The Special Rapporteur of the Commission on Human Rights on torture
made the following statement today (22 August 2005):
The Special Rapporteur of the United Nations Commission on Human
Rights on torture and other cruel, inhuman or degrading treatment or
punishment, Manfred Nowak, will visit the People’s Republic of China from
21 November to 2 December 2005, at the invitation of the Government.
In order to gather first-hand information during the visit—which will
include stops in Beijing, Jinan, Urumqi, Yining, and Lhasa—the Special
Rapporteur will meet with Government officials and representatives of civil
society, among others, and visit detention facilities.
The Special Rapporteur will submit a comprehensive written report on
the visit to the Commission on Human Rights at its sixty-second session in
Mr. Nowak was appointed Special Rapporteur of the Commission on 1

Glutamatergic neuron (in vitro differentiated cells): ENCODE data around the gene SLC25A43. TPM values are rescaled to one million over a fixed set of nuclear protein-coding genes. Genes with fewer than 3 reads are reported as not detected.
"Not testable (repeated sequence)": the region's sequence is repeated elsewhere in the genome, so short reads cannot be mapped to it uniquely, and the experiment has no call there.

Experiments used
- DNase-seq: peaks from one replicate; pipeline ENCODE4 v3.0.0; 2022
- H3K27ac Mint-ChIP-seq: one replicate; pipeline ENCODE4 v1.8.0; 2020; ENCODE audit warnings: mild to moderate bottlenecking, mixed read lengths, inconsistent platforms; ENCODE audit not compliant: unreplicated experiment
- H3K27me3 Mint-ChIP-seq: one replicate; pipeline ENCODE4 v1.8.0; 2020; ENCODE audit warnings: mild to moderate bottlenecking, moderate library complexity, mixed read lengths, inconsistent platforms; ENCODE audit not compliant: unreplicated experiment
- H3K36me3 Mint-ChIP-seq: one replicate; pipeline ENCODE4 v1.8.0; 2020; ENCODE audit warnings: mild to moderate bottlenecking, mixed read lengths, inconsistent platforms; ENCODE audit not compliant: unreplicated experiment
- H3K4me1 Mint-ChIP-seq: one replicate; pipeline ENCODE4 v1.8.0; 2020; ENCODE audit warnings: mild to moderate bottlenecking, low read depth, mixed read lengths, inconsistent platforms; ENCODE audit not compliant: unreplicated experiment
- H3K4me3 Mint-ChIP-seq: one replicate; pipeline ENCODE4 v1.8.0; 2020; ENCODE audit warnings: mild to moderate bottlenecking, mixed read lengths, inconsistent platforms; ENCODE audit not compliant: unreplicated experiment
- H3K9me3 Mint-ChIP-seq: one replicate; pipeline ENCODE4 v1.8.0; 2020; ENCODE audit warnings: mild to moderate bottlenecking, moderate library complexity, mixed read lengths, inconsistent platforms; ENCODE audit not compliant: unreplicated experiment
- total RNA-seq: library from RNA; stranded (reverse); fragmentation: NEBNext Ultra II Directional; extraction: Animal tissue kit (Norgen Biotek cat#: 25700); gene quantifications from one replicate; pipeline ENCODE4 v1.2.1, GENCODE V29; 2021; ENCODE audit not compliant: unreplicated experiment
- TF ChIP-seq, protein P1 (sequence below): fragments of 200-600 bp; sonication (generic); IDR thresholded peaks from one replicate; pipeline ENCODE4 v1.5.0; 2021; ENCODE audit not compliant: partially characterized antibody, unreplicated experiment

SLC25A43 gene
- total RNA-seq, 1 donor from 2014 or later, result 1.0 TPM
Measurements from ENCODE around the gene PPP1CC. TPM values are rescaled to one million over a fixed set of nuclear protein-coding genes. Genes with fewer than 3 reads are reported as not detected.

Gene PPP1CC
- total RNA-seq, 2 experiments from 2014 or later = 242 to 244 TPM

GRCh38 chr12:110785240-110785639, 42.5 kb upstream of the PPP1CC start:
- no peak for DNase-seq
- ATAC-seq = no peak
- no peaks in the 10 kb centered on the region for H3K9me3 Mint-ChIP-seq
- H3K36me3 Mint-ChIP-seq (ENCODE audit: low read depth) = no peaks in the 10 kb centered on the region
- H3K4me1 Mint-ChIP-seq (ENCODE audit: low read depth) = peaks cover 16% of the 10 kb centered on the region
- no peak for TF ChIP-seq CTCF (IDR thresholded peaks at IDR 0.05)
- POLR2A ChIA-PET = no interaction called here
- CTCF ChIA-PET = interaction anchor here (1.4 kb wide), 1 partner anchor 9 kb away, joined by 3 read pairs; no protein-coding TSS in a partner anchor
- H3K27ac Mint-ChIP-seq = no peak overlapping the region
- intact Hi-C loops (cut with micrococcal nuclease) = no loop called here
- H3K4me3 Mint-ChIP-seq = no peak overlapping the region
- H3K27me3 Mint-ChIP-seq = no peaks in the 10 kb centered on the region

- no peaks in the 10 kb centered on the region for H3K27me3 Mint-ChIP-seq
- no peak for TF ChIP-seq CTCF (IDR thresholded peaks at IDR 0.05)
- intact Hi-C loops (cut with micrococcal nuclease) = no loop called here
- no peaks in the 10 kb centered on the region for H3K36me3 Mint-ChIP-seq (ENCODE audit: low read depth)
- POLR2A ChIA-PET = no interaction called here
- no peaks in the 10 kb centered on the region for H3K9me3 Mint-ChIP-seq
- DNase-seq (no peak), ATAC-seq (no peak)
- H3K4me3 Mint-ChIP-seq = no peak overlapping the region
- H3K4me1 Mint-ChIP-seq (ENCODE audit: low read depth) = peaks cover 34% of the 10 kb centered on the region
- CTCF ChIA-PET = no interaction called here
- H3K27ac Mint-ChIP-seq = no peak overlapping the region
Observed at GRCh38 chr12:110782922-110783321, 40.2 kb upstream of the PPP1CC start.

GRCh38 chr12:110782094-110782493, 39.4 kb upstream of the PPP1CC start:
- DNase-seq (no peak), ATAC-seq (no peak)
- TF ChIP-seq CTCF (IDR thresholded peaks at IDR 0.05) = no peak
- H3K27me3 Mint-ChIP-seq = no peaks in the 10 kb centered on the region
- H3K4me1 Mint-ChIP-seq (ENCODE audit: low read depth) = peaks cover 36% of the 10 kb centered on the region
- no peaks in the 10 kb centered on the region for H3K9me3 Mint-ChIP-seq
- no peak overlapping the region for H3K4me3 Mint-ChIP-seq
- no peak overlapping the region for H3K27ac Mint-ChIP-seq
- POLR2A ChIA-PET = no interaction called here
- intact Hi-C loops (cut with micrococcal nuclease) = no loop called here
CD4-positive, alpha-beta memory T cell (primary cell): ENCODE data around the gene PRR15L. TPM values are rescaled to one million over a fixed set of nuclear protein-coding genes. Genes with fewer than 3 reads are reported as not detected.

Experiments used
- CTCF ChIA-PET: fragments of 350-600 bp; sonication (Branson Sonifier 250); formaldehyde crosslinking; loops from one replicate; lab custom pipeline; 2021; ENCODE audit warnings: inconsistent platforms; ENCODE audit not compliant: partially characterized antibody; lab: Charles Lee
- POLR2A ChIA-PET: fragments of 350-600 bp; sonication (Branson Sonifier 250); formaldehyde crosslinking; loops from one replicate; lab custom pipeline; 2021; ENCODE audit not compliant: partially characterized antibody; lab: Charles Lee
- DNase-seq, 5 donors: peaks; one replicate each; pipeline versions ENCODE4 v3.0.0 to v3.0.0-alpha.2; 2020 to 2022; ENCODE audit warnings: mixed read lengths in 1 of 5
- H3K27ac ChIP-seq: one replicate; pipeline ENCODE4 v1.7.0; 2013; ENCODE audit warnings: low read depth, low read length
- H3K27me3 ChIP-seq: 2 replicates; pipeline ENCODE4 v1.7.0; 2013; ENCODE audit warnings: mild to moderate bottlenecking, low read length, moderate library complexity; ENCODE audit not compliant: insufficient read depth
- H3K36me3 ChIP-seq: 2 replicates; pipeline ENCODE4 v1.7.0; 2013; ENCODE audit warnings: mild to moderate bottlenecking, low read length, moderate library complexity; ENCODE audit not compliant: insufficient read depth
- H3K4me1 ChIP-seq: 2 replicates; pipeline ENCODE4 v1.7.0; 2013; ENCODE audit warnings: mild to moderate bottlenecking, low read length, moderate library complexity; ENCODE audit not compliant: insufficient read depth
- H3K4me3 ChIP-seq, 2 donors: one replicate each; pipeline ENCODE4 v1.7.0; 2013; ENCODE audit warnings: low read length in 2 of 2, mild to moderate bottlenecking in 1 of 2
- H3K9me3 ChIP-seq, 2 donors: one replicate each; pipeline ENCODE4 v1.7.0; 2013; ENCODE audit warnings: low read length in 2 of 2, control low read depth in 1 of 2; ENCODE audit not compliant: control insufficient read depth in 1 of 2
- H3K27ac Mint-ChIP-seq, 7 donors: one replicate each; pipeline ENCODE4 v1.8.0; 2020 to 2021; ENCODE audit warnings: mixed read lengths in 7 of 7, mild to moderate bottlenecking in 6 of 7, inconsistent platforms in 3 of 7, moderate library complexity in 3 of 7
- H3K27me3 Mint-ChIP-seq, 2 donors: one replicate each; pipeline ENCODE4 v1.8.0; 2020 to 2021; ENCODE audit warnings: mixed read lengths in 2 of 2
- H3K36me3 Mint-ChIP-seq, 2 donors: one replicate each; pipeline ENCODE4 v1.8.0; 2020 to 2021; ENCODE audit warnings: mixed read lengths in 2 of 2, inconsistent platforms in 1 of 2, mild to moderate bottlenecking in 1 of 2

December 2004. As Special Rapporteur, he is independent from any government
and serves in his individual capacity. The Commission first decided to
appoint a special rapporteur to examine questions relevant to torture in
1985. The mandate covers all countries, irrespective of whether or not a
State has ratified the Convention against Torture and Other Cruel, Inhuman
or Degrading Treatment or Punishment.
He has previously served as a member of the Working Group on Enforced
and Involuntary Disappearances; the UN expert on missing persons in the
former Yugoslavia; the UN expert on legal questions on enforced
disappearances; and as a judge at the Human Rights Chamber for Bosnia and
Herzegovina. He is Professor of Constitutional Law and Human Rights at the
University of Vienna, and Director of the Ludwig Boltzmann Institute of
For further information on the mandate of the Special Rapporteur,
please visit the website: